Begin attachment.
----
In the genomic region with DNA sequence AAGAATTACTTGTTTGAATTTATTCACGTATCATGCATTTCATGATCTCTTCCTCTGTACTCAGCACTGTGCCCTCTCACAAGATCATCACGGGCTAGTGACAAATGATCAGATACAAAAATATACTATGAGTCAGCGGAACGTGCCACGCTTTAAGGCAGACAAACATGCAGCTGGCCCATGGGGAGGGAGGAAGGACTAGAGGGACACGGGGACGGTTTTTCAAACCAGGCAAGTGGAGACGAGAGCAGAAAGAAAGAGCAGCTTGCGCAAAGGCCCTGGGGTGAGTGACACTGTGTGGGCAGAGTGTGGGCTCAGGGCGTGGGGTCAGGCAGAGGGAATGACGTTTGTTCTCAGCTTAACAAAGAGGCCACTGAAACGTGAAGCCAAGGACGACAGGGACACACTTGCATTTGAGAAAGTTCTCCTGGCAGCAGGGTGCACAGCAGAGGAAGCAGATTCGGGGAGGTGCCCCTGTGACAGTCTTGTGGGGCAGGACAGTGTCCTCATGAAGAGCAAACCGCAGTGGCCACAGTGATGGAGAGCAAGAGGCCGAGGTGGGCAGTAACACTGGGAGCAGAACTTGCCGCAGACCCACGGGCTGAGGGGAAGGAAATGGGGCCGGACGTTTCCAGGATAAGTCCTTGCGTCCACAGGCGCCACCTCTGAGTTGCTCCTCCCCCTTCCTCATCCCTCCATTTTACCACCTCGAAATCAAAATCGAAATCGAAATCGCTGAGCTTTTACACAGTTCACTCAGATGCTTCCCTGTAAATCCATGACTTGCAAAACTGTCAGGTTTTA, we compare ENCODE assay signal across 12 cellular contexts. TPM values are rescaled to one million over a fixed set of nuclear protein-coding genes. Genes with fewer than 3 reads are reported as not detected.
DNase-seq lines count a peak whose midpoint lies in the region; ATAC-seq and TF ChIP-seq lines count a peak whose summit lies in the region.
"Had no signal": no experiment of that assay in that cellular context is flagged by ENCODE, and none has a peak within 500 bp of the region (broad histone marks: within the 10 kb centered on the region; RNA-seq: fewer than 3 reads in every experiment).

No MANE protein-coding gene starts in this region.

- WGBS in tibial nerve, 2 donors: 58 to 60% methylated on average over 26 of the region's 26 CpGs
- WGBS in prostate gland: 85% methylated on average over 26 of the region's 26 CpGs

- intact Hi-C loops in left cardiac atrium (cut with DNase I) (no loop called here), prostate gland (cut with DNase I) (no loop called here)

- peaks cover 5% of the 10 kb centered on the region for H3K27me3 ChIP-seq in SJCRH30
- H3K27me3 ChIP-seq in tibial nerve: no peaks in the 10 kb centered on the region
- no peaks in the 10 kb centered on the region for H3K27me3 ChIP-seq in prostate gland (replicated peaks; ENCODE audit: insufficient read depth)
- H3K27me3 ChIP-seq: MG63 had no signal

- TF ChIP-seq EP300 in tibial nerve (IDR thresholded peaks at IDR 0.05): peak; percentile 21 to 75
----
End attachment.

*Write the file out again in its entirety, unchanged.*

In the genomic region with DNA sequence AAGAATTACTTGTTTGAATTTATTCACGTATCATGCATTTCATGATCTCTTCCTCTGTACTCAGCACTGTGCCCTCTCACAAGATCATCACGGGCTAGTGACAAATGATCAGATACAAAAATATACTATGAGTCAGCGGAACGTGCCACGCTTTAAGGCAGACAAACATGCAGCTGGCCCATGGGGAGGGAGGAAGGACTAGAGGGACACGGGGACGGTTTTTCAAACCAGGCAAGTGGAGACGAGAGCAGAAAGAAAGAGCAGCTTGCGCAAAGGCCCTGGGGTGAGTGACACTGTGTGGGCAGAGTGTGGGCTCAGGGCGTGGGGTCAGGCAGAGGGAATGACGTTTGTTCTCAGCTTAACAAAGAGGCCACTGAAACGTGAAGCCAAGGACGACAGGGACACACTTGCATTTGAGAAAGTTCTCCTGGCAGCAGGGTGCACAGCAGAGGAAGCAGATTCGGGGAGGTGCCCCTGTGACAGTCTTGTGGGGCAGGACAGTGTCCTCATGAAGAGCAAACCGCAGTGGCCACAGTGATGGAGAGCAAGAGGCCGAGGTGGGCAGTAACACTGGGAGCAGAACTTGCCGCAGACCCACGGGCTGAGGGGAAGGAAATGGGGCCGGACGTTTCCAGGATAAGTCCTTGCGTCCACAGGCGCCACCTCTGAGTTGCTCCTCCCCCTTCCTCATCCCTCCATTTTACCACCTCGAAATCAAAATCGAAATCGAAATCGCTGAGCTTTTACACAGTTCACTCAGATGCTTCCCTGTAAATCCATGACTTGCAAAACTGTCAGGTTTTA, we compare ENCODE assay signal across 12 cellular contexts. TPM values are rescaled to one million over a fixed set of nuclear protein-coding genes. Genes with fewer than 3 reads are reported as not detected.
DNase-seq lines count a peak whose midpoint lies in the region; ATAC-seq and TF ChIP-seq lines count a peak whose summit lies in the region.
"Had no signal": no experiment of that assay in that cellular context is flagged by ENCODE, and none has a peak within 500 bp of the region (broad histone marks: within the 10 kb centered on the region; RNA-seq: fewer than 3 reads in every experiment).

No MANE protein-coding gene starts in this region.

- WGBS in tibial nerve, 2 donors: 58 to 60% methylated on average over 26 of the region's 26 CpGs
- WGBS in prostate gland: 85% methylated on average over 26 of the region's 26 CpGs

- intact Hi-C loops in left cardiac atrium (cut with DNase I) (no loop called here), prostate gland (cut with DNase I) (no loop called here)

- peaks cover 5% of the 10 kb centered on the region for H3K27me3 ChIP-seq in SJCRH30
- H3K27me3 ChIP-seq in tibial nerve: no peaks in the 10 kb centered on the region
- no peaks in the 10 kb centered on the region for H3K27me3 ChIP-seq in prostate gland (replicated peaks; ENCODE audit: insufficient read depth)
- H3K27me3 ChIP-seq: MG63 had no signal

- TF ChIP-seq EP300 in tibial nerve (IDR thresholded peaks at IDR 0.05): peak; percentile 21 to 75